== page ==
Bunaken Humpback Cleaner Shrimp

Humpback Cleaner Shrimp cleaning diver’s teeth

Dive Sites: Whilst this is not a particularly rare species it is not as common as the Banded Coral Cleaner species. The best dive sites for finding this particular shrimp are Nudi Falls in Lembeh, Manado House Reef, Lekuan I at Bunaken (in the small caves where we also find white tips reef sharks) and Sahoung in Bangka.

3.Violet Banded Boxer Shrimp (Stenopus tenuirostris)

This species of shrimp is very shy and usually found hiding under covered areas or in cracks and crevices in the reef – often in pairs. The arms and claws of this species of shrimp are banded in red and white while the head and body area are a violet to purple color, the tail is also patterned in red and white. The carapace and claw arms of this species are covered in fine spines which it uses as a defence mechanism. It is quite a rare find and can be tricky to take pictures of as it will retreat away once spotted.

Crustaceans in Manado Violet Banded Boxer Shrimp (Stenopus tenuirostris)

Violet Banded Boxer Shrimp (Stenopus tenuirostris)

Dive Sites: This rare species of crab can be quite elusive but the dive sites that offer the best chances of a sighting are …. in Lembeh, ……… in Bangka and ………. in Bunaken / Manado

Retusa Decorator Crab (Camposcia retusa)

This crab is also known as the Spider Decorator crab and it is THE master of disguise and unless it moves it is almost impossible to spot. It attaches algae, plants, coral rubble, shells, stones and even living organisms to its body and legs to disguise itself. The carapace is only around 3cm but with the legs included this species of crab can measure up to 10cm. This crab is mainly spotted at night as this is when it is active and so easiest to recognise. During the day time when it is largely sedentary it is very difficult to spot among the reef. They are a particularly tricky photography subject because unless the eyes are obvious and in focus it is difficult to recognise the crab underneath the elaborate decoration!

 

Dive Sites: This species of crab is relatively common despite its extensive efforts at camouflage. The best sites for sightings are the House Reef in Manado, Pintu Colada in Lembeh and Batu Mandi in Bangka.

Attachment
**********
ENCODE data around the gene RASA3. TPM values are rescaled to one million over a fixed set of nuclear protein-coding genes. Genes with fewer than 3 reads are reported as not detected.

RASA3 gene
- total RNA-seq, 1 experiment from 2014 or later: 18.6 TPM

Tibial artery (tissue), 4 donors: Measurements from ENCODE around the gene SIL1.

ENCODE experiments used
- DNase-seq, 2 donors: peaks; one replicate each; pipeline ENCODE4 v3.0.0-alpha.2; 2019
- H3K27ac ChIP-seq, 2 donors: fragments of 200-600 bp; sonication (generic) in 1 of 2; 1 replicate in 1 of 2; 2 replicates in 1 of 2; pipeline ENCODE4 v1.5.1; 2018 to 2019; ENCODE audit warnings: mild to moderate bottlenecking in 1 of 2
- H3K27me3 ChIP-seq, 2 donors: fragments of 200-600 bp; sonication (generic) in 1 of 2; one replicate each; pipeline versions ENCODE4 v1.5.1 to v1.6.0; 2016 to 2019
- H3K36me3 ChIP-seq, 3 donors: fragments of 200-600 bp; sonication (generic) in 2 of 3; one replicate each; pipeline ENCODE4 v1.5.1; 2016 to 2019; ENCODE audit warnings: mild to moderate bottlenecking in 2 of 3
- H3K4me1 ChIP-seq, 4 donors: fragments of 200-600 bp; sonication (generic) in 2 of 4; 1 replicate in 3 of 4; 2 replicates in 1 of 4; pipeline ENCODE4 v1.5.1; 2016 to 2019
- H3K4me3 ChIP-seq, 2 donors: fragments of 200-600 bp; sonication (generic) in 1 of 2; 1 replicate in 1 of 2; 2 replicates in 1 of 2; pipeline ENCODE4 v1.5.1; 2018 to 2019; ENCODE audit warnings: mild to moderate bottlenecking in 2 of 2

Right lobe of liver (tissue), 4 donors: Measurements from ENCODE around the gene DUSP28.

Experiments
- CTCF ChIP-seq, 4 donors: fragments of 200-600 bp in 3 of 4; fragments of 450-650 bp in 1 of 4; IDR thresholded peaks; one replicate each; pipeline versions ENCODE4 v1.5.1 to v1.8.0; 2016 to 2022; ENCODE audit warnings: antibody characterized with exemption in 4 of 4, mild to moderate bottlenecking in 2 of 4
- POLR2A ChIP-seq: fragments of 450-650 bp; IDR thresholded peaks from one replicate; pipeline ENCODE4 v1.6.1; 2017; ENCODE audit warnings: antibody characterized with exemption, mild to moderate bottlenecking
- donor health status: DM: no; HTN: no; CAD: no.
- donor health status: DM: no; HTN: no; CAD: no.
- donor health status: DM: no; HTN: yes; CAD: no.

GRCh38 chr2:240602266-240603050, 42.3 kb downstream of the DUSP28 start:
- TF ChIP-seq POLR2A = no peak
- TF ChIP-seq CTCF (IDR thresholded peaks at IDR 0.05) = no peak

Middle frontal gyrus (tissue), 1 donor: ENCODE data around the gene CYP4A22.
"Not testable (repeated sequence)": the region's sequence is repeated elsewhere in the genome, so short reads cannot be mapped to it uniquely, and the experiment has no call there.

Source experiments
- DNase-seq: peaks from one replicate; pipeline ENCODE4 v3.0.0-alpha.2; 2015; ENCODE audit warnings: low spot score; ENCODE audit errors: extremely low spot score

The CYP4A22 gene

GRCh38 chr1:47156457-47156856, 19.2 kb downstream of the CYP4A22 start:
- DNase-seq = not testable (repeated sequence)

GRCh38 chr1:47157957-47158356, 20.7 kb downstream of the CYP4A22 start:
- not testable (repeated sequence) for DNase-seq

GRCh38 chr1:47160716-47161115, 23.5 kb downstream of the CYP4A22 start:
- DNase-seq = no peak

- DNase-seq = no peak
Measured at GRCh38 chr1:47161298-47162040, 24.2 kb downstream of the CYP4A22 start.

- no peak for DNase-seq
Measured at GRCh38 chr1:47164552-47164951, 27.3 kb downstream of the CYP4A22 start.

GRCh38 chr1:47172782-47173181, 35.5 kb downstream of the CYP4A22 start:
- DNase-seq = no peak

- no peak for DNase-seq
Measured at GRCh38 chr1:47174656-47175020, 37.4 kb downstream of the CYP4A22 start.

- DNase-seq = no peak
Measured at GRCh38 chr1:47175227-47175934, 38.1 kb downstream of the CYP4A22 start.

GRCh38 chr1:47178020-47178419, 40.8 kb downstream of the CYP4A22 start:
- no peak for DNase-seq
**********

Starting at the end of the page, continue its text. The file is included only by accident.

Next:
Harlequin Crab (Lissocarcinus laevis)

This beautiful species of crab is also referred to as the Harlequin “Swimming” Crab and it lives in symbiosis with tube anemones where is tends to hideaway at the base of the anemone, hidden and protected by the tentacles. Its exquisite color pattern varies from a brown to red-orange color with distinctive white spots on its carapace and white bands on its claw arms. This is a shy species and it will dance (circles) around the base of the anemone to hide from predators (and photographers). If threatened it will even retreat into the sand from which the anemone is growing. The carapace of this species can grow up to 4cm and it is found at depths of up to 30 meters. It is a relatively rare species and a special find here in Sulawesi. It’s also a stunning photography subject.

A Bangka Harlequin Crab (Lissocarcinus laevis)

Harlequin Crab (Lissocarcinus laevis) found on a Bangka Island dive site

Dive Sites: Any dive site that has tube anemones is a potential hotspot for this species but we recommend Hairball 1, 2, and 3 in Lembeh, City Extra and Bethlehem in Manado / Bunaken and Peter’s Sponge in Bangka.

We hope you enjoyed Part II of this “Ultimate Guide” and please let us know if you are interested in a species we haven’t mentioned. If you would like more information about a particular species then please ask us in the comments section or email us at reservations@murexdive.com.

Have we enticed you in to exploring (or returning) to some of the best dive sites in Indonesia? Our friendly and professional staff here at Murex are ready to welcome you to our beautiful, tropical resorts. Why not explore all three of our dive bases with our Passport to Paradise option? No wasted transfer time, you dive from resort to resort – no equipment drying, no packing it all up, wake up in one place and dive your way to the next. Exploring different dive destinations couldn’t be easier!

 

Archives

Sign up to our Newsletter:

Loading...
%d bloggers like this: